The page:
Donald Ross made relatively little impact on the golf communities near New York City and Los Angeles, the two largest cities in the United States, however he blessed Chicago with a number of routes. The Indian Hill Club is one such establishment.
This course indicates Ross's ability to create a quality golf course within a relatively constrained property, which results in a Par 71 layout here, measuring just under 6,500 yards. Part of that small yardage is made up for by including more par threes (five) than par fives (four). This includes back-to-back short holes at the turn.
One of the more curious elements in Indian Hill's history is Harry Colt's potential presence on the property. Although most conclude that the majority of the work here was completed by Ross, Colt was in the area during his design work at Old Elm. Another recollection, attributed to Chick Evans, suggests Colt may have even played in the first group to tee it off at Indian Hill's ceremonial opening. Although all these facts are murky, it doesn't hurt to add a bit more mystique to a Golden Age classic!
Those who appreciate Golden Age golf architecture in the Chicago area will appreciate the name of the creek that flows across the property: Skokie Ditch.
Indian Hill has quite a pedigree, from architects Colt and Ross to beloved former caddie Bill Murray. Some of the material in the film Caddyshack has its roots at Indian Hill. The caddie program at Indian hill is still very vibrant. The name is somewhat of a misnomer, in that the course is quite flat with moguls and slopes as opposed to hills. This is a parkland course with trees on both sides of most holes.
The first hole is a welcoming par five that bends left. Favor right of center off the tee. Play it as a three shotter. The green is protected with two bunkers left and one right. The 2nd is the longest par four on the front and is straightaway. There are two fairway bunkers on the right side and one greenside front left. The 3rd is a gimme par five, especially if you can navigate the seven bunkers successfully. It is the shortest one and definitely reachable in two. It is followed up by the longest par three. Do not be embarrassed to hit driver. The 5th is a long par four that bends left and is the number one handicap hole. You can drive thru the fairway. A feature I had never seen before, the trees are actually marked so that you can identify where you went it. Ideal tee shot is a high draw. There are some fairway bunkers on the right starting about 130 yards out and greenside front right and front left. The 6th is a straightaway par four with a large fairway bunker left. The green also has two large bunkers, left and right. We now get to the scoring holes, seven thru eleven. Sadly, we were shut out at the gate. The 7th is the shortest par four and is pretty tight, three fairway bunkers right and one left. Consider laying up. I did not and had 71 yards to a pin tucked behind the left bunker. A series of catastrophic events lead to sinking a four-footer for a cataclysmic nine. The 8th is a short par four to a table top green with a false front. There are three bunkers right one left and long is dead. The good news is the green holds well. The front closes out with the shortest par 3. If the pin is middle left, it is a hole in one magnet as everything will trundle into the basin. The good news for us is that it was middle left, the bad news is we hit it too far right. We could not even hit the cup on our birdie putts.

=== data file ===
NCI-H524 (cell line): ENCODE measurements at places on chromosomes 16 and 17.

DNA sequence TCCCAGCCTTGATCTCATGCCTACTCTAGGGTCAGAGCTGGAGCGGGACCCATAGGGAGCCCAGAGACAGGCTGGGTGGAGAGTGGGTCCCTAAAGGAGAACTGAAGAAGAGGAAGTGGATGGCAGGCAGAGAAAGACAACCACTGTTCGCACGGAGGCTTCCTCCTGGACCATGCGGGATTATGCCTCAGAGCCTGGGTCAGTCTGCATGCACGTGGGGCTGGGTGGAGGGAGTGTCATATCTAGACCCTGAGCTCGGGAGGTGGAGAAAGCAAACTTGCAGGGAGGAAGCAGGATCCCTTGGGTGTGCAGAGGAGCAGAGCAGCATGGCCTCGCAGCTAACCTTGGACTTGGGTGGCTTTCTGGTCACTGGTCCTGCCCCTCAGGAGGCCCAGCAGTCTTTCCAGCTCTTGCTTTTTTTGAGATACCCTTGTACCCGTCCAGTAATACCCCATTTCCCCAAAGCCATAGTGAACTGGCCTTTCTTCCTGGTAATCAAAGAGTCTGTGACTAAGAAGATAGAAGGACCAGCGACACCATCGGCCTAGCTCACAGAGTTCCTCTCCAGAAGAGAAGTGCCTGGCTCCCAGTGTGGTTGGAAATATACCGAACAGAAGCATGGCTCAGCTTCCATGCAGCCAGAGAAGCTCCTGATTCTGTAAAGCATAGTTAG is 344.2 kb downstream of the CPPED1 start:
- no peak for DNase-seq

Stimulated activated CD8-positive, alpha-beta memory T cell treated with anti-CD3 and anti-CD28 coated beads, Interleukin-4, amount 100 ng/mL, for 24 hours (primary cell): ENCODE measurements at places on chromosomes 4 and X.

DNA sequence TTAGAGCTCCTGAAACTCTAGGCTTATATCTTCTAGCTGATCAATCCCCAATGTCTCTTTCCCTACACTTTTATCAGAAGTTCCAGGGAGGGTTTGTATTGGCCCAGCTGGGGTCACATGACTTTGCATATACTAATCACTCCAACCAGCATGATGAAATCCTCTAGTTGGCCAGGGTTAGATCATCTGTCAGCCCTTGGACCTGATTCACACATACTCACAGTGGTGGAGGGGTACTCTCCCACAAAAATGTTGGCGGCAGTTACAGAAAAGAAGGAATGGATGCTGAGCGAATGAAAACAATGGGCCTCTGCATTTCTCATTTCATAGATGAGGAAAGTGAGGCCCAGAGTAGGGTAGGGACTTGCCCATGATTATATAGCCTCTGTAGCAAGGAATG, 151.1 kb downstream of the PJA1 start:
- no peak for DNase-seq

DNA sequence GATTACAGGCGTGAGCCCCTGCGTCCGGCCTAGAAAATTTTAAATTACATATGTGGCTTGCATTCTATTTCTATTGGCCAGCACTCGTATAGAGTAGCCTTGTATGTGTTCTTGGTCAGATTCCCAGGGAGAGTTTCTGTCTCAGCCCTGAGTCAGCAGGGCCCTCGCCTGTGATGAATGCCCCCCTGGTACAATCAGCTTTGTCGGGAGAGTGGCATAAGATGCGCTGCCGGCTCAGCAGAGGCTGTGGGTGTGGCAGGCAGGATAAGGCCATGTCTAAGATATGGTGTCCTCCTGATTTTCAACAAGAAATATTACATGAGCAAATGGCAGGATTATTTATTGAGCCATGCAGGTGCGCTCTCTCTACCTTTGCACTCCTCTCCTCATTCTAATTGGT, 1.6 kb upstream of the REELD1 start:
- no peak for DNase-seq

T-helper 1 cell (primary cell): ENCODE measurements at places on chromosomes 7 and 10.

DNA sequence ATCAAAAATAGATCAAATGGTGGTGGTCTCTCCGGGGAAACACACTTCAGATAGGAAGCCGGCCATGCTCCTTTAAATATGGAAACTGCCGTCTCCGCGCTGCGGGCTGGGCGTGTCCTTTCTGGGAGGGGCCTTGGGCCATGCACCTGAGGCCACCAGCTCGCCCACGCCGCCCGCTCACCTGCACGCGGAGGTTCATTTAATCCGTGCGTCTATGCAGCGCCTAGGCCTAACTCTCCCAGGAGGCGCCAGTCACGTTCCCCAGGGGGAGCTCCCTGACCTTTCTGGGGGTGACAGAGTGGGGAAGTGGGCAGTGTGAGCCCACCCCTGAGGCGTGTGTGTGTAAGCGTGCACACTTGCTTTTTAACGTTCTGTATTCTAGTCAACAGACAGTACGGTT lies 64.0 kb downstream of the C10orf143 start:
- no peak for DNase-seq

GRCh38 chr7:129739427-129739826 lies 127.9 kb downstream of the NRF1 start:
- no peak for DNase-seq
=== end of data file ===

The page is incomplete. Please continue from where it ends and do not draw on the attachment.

The back starts with another short par three, the 18th handicap hole. There is a water carry and with bunkers front right and back left. The 11th is the shortest par four on the back. There are two fairway bunkers right and the fairway runs out about 60 yards out. Consider laying up, the green has two bunkers right and one left. The 12th leans right and has three fairway bunkers left. The green is bookended with bunkers left and right. The 13th is a long par three with a bunker in the sky on the right. Not hooker friendly. The longest par four is the dogleg left 14th. There are no hazards other than the omnipresent trees and the landing area is generous. The par five 15th leans left and the fairway gets pinched by a couple of trees on the right side about 250 yards from the tee. Ideal drive is a high draw. This green is reachable, but not by me. For us mortals, hit your second shot over the left side of the right fairway bunker to set up an attack wedge. I really liked the long right leaning 16th. The tee box is tucked back right with a slight water carry. I asked my playing partner, Andrew, if the tee box was new and he said no. I got the feeling that this may have been something that Dye added in the 90s. Anyway, ideal tee shot is at the two left fairway bunkers. The 17this a fun mid-length par three with a water carry. There is a large ghost tree on the right side on an island in the water hazard. Bunkers in the sky on the right do not suit my game, but I thought it was pretty cool. Unfortunately, Andrew informed me that they are planning to take this tree down. Say it ain’t so! We finish with a reachable par five for the big hitters. Fairly straight hole with water right and a fairway bunker left. This hole has the most bunkers on the course with ten. For us mortals, I would recommend laying up to 100 yards or so. Theoretically, this would take the bunkers out of play.
Very nice throwback course and club that I think should be rated much higher